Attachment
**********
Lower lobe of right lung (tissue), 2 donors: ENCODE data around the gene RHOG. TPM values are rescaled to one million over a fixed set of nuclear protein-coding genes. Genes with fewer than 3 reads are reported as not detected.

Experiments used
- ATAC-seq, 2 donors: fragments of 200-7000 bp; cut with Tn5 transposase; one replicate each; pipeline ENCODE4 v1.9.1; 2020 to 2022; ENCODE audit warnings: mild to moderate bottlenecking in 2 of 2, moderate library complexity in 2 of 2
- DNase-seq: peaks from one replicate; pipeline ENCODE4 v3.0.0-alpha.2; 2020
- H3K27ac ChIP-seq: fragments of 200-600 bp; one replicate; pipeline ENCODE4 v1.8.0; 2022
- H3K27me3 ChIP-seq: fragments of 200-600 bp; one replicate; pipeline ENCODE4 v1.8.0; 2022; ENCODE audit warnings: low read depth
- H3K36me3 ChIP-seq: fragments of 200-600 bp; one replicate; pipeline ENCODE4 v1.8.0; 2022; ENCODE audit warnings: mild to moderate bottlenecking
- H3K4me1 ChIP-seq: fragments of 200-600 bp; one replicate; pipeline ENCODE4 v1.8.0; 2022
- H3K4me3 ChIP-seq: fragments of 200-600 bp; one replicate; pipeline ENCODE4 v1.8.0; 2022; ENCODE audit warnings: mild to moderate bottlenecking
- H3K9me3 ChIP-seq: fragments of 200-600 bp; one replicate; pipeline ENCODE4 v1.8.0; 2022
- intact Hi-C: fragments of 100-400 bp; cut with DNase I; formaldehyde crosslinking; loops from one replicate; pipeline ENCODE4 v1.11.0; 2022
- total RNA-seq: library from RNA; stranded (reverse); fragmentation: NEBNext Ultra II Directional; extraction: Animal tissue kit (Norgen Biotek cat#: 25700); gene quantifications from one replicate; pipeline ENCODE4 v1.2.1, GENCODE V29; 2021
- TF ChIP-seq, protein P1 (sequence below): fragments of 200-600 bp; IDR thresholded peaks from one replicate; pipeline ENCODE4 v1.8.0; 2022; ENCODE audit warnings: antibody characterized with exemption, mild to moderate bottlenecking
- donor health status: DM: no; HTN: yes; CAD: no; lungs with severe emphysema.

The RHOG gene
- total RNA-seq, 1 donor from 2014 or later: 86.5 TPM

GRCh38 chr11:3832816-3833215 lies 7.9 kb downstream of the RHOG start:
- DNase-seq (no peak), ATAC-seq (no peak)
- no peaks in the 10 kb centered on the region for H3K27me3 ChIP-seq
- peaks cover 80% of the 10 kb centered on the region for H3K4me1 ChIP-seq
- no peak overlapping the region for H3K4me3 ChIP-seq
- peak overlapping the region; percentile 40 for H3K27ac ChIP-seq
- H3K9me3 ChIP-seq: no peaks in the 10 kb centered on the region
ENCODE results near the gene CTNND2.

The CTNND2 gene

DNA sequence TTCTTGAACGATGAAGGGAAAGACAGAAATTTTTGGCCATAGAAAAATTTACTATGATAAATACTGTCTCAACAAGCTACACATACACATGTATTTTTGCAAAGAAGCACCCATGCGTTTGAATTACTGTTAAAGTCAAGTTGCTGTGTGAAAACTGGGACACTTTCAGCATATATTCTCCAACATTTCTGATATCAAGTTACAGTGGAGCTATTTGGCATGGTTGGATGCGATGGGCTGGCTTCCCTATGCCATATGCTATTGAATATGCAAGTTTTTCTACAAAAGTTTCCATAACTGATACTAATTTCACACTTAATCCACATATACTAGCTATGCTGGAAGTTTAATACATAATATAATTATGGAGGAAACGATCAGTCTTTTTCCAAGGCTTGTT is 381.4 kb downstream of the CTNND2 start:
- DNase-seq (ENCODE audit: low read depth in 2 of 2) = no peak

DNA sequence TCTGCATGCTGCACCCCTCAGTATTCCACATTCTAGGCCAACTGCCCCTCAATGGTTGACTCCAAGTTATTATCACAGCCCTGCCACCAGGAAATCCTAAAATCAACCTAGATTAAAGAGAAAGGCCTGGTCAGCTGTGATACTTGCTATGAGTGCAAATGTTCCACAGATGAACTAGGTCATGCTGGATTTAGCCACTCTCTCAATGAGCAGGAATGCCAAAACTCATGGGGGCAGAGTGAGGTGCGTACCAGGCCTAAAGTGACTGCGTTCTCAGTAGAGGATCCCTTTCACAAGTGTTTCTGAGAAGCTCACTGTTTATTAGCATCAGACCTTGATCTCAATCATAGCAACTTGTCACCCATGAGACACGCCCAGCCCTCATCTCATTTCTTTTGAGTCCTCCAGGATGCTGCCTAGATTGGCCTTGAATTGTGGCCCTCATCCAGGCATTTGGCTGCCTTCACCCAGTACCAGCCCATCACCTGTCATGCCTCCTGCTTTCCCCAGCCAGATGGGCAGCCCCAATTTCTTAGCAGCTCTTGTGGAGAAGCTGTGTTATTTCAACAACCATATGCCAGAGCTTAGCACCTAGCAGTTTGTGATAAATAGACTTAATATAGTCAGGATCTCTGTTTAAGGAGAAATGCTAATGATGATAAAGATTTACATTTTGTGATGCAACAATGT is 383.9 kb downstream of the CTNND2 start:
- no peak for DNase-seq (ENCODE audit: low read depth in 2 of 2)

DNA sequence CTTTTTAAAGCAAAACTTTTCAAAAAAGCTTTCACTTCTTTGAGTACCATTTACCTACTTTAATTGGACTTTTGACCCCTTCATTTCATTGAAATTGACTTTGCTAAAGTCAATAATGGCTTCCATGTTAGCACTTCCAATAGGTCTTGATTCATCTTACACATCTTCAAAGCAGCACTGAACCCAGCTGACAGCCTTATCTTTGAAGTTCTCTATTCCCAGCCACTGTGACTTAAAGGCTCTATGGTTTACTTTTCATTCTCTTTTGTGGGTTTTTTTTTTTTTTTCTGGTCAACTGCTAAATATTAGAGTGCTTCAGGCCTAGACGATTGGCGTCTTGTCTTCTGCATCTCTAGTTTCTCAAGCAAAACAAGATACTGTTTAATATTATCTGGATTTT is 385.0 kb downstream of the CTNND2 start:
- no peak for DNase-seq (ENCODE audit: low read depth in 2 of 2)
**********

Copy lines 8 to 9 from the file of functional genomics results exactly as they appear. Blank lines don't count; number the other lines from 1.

- H3K4me1 ChIP-seq: fragments of 200-600 bp; one replicate; pipeline ENCODE4 v1.8.0; 2022
- H3K4me3 ChIP-seq: fragments of 200-600 bp; one replicate; pipeline ENCODE4 v1.8.0; 2022; ENCODE audit warnings: mild to moderate bottlenecking